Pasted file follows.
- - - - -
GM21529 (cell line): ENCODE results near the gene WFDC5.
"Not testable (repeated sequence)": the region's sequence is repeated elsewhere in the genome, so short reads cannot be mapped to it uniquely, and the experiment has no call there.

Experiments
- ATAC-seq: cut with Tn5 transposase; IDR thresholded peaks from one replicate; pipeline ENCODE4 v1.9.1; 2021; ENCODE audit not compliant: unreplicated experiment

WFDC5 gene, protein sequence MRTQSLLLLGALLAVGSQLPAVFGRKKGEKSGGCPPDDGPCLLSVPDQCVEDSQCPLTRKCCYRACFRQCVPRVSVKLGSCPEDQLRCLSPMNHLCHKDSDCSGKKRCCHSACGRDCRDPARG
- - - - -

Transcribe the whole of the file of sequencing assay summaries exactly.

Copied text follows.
GM21529 (cell line): ENCODE results near the gene WFDC5.
"Not testable (repeated sequence)": the region's sequence is repeated elsewhere in the genome, so short reads cannot be mapped to it uniquely, and the experiment has no call there.

Experiments
- ATAC-seq: cut with Tn5 transposase; IDR thresholded peaks from one replicate; pipeline ENCODE4 v1.9.1; 2021; ENCODE audit not compliant: unreplicated experiment

WFDC5 gene, protein sequence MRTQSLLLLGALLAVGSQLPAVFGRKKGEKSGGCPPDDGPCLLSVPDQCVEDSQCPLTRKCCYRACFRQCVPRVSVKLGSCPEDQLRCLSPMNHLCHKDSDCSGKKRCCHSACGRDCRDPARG